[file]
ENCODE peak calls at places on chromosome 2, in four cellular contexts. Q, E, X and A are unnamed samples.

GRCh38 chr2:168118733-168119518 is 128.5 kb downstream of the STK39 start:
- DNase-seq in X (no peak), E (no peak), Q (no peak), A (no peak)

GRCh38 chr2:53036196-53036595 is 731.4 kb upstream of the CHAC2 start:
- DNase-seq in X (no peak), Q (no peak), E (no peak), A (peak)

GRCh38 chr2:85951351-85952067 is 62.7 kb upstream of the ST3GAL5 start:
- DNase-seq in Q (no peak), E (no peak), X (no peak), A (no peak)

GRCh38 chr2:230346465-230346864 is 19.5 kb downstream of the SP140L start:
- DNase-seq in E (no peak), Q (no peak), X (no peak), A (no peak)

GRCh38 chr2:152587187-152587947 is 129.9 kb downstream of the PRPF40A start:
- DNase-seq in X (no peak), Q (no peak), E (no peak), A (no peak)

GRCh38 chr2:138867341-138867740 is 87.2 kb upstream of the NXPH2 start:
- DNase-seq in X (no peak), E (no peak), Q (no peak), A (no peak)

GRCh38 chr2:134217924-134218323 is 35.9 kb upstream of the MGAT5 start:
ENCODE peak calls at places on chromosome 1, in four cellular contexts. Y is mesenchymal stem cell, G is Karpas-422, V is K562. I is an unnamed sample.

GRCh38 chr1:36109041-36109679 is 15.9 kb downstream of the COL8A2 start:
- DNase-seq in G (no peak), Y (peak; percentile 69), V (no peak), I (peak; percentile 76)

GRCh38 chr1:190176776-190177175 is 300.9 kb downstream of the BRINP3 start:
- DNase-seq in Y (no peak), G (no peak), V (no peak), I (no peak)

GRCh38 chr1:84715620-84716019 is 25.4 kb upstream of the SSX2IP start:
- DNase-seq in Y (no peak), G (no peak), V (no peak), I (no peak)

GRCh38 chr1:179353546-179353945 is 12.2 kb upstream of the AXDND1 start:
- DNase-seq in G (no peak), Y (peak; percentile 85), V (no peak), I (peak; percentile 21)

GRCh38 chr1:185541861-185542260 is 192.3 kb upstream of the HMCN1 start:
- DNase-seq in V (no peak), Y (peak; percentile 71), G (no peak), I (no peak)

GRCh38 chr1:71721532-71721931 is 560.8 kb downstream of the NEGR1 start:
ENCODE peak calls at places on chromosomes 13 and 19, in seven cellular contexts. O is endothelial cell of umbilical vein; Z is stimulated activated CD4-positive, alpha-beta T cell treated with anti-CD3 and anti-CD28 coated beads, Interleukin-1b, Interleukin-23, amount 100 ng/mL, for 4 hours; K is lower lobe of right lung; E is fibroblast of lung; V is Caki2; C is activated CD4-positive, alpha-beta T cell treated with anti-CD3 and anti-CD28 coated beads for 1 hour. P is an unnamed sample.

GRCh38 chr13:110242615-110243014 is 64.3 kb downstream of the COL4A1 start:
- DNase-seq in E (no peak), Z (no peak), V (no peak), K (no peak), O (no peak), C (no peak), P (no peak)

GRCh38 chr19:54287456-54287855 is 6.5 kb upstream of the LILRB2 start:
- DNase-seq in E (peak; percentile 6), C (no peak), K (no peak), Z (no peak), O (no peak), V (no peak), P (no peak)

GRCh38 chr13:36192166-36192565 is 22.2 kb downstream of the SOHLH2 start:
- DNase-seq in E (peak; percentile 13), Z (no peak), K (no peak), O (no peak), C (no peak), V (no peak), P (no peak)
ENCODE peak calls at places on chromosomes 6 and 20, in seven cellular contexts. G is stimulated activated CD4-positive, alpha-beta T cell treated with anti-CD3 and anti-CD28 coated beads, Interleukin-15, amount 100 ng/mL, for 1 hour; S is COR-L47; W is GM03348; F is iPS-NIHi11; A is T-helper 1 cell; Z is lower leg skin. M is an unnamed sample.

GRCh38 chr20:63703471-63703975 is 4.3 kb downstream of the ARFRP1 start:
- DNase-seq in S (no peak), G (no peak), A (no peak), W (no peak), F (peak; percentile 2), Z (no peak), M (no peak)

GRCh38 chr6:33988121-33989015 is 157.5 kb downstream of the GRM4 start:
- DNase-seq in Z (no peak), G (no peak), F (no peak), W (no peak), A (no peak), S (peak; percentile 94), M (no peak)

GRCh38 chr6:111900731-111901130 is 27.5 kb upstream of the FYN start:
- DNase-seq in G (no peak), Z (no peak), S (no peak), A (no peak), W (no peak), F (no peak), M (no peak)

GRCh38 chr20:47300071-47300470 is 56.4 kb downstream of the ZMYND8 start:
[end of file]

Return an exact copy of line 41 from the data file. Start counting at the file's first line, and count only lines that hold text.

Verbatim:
GRCh38 chr20:47300071-47300470 is 56.4 kb downstream of the ZMYND8 start: